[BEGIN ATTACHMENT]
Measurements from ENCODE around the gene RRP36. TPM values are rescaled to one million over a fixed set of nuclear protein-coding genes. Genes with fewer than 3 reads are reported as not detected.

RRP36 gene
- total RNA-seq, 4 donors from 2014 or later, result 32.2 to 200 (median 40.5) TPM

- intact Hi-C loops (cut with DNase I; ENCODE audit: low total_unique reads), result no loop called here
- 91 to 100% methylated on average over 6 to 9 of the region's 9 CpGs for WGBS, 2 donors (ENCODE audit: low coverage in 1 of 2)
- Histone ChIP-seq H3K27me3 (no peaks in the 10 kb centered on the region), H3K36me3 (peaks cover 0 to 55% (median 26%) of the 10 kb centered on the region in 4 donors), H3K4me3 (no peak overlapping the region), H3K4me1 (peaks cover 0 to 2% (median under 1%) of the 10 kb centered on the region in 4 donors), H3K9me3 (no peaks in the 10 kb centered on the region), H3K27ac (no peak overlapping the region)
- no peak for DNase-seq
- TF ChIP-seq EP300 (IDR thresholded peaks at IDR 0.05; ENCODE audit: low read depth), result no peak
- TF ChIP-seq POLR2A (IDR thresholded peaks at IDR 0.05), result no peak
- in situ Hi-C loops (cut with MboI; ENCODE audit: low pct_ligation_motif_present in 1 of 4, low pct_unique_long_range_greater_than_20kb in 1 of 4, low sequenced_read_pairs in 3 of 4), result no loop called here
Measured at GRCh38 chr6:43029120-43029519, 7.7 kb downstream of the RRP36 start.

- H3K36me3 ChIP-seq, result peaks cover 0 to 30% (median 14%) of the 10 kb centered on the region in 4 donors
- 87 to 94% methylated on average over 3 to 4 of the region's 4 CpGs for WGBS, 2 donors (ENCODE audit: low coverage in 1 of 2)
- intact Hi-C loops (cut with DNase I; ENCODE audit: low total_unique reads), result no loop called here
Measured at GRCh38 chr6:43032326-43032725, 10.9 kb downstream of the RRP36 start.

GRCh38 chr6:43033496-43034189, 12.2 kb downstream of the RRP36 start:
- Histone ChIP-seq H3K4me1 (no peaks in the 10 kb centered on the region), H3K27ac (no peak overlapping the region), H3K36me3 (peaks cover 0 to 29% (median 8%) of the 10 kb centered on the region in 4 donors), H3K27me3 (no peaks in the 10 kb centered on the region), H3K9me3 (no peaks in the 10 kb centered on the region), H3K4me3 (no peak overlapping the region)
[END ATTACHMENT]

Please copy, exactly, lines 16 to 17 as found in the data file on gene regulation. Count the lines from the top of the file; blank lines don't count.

GRCh38 chr6:43033496-43034189, 12.2 kb downstream of the RRP36 start:
- Histone ChIP-seq H3K4me1 (no peaks in the 10 kb centered on the region), H3K27ac (no peak overlapping the region), H3K36me3 (peaks cover 0 to 29% (median 8%) of the 10 kb centered on the region in 4 donors), H3K27me3 (no peaks in the 10 kb centered on the region), H3K9me3 (no peaks in the 10 kb centered on the region), H3K4me3 (no peak overlapping the region)